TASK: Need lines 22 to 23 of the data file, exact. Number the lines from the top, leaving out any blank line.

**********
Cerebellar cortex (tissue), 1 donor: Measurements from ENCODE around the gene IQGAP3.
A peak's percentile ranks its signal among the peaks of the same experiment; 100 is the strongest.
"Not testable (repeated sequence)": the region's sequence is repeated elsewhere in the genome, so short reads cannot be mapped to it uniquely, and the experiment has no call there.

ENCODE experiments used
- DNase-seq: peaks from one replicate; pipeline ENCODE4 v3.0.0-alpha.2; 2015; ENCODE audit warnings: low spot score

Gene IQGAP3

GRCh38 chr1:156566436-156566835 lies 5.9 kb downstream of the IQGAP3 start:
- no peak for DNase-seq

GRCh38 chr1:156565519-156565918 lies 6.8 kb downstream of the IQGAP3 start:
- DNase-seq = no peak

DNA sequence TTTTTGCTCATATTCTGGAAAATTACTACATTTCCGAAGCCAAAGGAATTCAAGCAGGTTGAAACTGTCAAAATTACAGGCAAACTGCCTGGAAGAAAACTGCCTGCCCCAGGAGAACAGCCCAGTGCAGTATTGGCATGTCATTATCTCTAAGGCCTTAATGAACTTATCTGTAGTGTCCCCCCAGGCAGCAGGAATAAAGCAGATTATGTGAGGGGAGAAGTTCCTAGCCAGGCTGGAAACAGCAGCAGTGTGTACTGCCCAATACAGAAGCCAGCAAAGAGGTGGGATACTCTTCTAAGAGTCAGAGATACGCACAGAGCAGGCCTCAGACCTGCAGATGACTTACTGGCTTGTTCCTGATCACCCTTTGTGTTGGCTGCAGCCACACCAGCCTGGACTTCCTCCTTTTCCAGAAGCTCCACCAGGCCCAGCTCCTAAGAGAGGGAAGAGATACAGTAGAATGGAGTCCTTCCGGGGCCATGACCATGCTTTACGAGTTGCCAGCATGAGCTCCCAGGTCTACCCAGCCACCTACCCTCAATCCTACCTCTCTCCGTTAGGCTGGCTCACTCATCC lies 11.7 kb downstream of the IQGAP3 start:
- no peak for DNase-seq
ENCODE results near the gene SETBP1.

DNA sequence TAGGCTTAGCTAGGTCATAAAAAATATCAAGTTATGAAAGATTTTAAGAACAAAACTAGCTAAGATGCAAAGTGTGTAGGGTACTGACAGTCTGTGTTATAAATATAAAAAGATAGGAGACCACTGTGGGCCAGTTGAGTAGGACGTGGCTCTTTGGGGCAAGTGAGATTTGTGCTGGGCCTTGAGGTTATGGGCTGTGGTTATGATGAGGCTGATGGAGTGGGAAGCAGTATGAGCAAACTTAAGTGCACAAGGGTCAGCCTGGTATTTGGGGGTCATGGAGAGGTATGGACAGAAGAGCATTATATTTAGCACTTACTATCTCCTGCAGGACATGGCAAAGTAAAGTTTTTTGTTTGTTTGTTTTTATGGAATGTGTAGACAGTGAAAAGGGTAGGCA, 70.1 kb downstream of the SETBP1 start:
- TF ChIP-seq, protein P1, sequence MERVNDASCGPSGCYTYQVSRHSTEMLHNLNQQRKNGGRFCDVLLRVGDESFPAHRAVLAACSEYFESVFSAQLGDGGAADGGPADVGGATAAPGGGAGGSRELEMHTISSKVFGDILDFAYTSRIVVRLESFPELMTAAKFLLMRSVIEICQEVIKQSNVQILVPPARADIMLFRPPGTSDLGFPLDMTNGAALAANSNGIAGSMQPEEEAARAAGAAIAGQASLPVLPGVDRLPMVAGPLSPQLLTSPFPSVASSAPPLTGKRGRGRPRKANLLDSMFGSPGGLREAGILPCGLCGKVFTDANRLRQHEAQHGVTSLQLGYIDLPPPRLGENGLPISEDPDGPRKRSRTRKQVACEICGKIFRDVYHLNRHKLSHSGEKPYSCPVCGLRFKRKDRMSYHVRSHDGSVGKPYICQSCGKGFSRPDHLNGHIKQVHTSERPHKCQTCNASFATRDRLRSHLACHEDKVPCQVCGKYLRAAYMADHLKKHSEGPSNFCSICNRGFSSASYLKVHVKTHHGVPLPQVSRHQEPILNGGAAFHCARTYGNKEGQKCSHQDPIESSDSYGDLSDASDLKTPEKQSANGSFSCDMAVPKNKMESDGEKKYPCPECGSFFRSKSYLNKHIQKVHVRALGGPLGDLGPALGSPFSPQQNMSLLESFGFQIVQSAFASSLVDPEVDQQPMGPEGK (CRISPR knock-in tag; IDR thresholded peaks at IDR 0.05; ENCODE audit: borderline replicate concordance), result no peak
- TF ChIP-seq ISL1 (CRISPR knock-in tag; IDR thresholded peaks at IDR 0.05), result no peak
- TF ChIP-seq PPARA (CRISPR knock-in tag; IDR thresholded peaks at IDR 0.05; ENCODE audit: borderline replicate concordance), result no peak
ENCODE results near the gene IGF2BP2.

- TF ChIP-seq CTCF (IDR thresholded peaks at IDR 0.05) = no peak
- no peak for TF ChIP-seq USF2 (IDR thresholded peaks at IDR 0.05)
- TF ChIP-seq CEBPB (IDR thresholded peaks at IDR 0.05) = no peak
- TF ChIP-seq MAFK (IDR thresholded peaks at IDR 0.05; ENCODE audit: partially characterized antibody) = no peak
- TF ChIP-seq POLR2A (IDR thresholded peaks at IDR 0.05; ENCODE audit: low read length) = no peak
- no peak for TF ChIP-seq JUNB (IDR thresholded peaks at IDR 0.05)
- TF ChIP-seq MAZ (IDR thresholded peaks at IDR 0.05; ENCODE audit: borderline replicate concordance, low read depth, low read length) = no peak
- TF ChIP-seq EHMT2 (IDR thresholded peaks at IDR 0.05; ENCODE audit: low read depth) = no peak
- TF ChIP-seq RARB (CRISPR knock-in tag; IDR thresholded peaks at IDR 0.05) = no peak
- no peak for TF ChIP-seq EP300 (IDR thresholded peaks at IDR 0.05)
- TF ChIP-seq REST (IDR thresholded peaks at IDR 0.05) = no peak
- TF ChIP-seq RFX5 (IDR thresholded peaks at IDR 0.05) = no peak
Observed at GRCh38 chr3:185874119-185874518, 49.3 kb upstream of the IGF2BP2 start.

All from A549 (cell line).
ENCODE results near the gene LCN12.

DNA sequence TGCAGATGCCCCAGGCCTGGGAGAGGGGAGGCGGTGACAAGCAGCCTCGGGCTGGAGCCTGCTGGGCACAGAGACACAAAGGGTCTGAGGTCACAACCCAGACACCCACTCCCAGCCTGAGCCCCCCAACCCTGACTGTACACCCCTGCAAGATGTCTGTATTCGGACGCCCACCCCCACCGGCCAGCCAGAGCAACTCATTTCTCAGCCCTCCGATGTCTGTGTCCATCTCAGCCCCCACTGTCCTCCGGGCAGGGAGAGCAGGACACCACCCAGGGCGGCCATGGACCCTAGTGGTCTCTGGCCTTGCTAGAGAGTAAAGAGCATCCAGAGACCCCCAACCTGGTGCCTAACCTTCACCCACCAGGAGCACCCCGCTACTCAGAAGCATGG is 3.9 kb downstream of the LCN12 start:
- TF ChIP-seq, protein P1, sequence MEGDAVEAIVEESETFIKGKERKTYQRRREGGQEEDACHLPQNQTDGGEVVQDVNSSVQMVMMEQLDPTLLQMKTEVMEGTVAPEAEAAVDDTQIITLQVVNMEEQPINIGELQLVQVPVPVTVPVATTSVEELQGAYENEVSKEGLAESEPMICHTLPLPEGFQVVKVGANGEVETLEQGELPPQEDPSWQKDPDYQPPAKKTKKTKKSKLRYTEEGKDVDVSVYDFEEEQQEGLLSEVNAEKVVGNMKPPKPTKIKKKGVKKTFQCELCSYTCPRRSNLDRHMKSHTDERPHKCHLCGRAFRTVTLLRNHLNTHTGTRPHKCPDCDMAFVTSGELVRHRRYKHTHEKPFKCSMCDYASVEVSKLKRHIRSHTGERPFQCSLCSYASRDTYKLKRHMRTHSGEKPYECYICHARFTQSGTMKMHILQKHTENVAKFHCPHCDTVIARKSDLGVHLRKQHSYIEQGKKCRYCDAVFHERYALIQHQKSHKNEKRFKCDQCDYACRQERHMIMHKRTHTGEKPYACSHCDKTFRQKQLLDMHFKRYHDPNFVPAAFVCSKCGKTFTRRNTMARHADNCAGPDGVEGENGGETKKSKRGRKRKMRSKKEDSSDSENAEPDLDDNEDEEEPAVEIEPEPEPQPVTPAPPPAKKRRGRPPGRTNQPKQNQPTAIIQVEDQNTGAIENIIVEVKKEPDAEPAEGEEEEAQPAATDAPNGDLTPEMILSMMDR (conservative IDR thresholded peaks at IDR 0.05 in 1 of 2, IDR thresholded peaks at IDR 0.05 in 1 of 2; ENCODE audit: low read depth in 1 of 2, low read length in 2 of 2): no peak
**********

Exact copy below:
- TF ChIP-seq MAFK (IDR thresholded peaks at IDR 0.05; ENCODE audit: partially characterized antibody) = no peak
- TF ChIP-seq POLR2A (IDR thresholded peaks at IDR 0.05; ENCODE audit: low read length) = no peak